NOTE:If you and your spouse are co-owners of an S-corp, the IRS will put you under closer scrutiny, increasing the chances for an audit. The IRS will look very closely at any deductions you make for business expenses that involve travel and entertainment, for example, to ensure that you and your spouse weren't just enjoying a night out on the town. If the expenses are suspect, the IRS may require that you recharacterize them as gifts rather than business expenses.

I need to pay out about $50k in income for that year. I only took about $6k in salary.=====>> As you can see, according to the IRS, employees of S-corps must be reasonably compensated for their work. To ensure this happens, distributions made to an S-corp officer are first treated as wages by the IRS until this reasonable compensation level is reached. This means that if your spouse is a co-owner, you can't decide to pay her a minimal wage if you already make enough from your own salary. Her stock distribution may be taxed as income until she reaches the reasonable compensation threshold. Determining reasonable compensation is a complicated process that looks at services, capital, training, education and bonuses. This rule can be a problem, especially if your S-corp is suffering financial difficulties and you only want to take one salary to reduce costs. In that case, your spouse shouldn't be a co-owner.

So even if she doesn?t perform any services for the corp she has to be paid? She works full time else where.



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Old 11-30-2017, 03:20 AM
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Originally Posted by Brandonnh View Post
So even if she doesn?t perform any services for the corp she has to be paid? She works full time else where.
No what I mean is that UNLESS she is emplopyed as a regular W2 EE, she doesn't get paid by the S corp.however, if your spouse works on a regular basis as an employee, then, you need to put her on the payroll.As an employee, she just assigns herself a ?reasonable salary? as required by the IRS.



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Old 11-30-2017, 11:48 PM
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Originally Posted by Wnhough View Post
No what I mean is that UNLESS she is emplopyed as a regular W2 EE, she doesn't get paid by the S corp.however, if your spouse works on a regular basis as an employee, then, you need to put her on the payroll.As an employee, she just assigns herself a ?reasonable salary? as required by the IRS.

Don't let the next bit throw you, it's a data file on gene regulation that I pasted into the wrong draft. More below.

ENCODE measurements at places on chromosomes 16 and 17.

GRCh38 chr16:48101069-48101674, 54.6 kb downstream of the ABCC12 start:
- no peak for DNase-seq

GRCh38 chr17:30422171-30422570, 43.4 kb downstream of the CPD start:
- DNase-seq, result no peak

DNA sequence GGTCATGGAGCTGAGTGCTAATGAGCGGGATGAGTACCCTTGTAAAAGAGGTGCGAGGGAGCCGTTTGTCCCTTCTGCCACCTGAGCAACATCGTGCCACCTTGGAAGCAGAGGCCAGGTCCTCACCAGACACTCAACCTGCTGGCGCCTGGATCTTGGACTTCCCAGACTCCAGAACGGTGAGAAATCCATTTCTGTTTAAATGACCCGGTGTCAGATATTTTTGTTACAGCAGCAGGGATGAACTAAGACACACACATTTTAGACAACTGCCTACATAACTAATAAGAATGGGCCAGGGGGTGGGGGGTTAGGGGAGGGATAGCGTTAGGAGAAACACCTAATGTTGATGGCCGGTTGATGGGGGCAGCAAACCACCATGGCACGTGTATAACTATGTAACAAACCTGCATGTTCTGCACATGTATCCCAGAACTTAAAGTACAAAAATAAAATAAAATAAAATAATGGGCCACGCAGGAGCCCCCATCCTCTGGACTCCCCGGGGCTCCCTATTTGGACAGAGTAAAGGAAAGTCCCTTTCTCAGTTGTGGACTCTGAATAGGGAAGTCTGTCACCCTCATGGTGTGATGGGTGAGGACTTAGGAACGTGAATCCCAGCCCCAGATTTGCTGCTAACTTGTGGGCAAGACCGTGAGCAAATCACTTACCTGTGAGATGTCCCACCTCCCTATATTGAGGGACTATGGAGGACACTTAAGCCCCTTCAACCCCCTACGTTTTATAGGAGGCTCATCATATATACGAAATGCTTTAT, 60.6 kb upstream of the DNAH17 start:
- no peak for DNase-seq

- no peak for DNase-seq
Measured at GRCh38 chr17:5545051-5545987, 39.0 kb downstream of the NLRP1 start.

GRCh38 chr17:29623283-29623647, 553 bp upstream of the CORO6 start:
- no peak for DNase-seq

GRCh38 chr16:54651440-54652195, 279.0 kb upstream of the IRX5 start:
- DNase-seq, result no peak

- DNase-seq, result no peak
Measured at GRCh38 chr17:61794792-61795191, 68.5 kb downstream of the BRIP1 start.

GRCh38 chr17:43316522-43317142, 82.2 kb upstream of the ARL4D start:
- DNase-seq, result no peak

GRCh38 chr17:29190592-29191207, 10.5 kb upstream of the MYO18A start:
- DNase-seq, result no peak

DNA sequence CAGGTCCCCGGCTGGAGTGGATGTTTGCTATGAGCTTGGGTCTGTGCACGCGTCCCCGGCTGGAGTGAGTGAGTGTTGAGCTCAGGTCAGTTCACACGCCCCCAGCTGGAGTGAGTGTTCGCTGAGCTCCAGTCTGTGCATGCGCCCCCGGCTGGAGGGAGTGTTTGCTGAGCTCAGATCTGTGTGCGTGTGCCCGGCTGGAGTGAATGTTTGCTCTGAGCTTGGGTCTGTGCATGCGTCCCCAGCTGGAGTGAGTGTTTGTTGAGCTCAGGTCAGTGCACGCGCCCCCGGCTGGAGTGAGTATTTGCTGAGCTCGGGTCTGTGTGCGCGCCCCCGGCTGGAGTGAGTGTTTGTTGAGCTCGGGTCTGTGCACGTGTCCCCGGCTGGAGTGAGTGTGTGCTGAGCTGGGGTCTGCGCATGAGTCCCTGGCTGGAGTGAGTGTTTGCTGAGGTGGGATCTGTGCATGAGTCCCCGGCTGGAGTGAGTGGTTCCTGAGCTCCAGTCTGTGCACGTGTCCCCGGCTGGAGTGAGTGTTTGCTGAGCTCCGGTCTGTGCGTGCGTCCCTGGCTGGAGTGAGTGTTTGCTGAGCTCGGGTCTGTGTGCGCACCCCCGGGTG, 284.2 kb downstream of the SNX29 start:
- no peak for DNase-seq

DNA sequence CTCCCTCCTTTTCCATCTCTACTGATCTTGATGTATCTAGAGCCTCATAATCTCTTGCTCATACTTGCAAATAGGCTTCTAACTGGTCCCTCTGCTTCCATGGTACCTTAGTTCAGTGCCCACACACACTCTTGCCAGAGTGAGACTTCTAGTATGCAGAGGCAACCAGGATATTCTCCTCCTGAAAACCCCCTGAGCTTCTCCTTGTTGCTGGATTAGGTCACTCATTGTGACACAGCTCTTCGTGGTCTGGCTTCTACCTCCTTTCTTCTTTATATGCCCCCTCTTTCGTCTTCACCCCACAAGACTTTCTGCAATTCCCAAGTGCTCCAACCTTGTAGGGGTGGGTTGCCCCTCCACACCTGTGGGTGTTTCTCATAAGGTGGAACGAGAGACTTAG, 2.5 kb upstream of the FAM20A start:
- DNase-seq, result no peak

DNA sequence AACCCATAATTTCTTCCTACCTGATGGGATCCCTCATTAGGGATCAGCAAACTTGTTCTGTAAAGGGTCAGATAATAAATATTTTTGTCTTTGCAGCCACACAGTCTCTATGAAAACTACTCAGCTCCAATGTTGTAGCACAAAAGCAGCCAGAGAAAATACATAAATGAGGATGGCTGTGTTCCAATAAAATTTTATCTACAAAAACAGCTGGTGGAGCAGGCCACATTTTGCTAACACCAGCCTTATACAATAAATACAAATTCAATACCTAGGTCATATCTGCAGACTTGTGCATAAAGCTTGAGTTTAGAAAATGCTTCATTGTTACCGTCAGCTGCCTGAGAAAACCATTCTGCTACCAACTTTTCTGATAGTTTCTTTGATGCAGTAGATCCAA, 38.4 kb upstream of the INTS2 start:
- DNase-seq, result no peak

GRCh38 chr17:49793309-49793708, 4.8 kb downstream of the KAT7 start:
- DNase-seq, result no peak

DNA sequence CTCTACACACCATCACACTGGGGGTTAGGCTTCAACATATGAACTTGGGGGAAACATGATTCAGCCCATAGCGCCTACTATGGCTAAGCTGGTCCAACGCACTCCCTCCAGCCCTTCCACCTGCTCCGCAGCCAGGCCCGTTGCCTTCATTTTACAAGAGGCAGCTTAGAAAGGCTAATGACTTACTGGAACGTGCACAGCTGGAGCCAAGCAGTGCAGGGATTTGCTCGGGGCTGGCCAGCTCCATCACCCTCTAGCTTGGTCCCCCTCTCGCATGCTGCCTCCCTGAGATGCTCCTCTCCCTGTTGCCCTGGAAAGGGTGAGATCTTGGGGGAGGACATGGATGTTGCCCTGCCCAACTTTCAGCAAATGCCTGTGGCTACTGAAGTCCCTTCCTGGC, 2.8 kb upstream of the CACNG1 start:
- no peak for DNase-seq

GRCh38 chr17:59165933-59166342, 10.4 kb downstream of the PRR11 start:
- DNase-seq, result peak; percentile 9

Thank you.

Retained earnings.. I have to re build my 2015 taxes, QuickBooks files are just gone. So I?m using bank statements re build 2015. I do have my 2016 QuickBooks files, it shows a $19k retained earnings. How will this change my 2015 taxes?

I still pay taxes on the retained earnings but they aren?t distributed, is that correct?



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Old 12-01-2017, 01:15 AM
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Quote:
Originally Posted by Wnhough View Post
No what I mean is that UNLESS she is emplopyed as a regular W2 EE, she doesn't get paid by the S corp.however, if your spouse works on a regular basis as an employee, then, you need to put her on the payroll.As an employee, she just assigns herself a ?reasonable salary? as required by the IRS.
Thank you..

Next question(s).. my wife had purchased a truck under her personal name to be used in the business, it was used at least 50% of the time. Can we take a 179 deducation under the business? We had filled out a form for a accountability plan for expenses. Just not sure if can be taken since she wasn?t active in the business?

Retained earnings... I?m re constructing the financials for 2015 since I don?t have the QuickBooks files and need to figure out how to account for the retained earnings that show up in 2016 of $19k. I see the $19k in our 2016 QB file so I know it was from 2015. I under stand it will be taxed but not distributed, is that correct.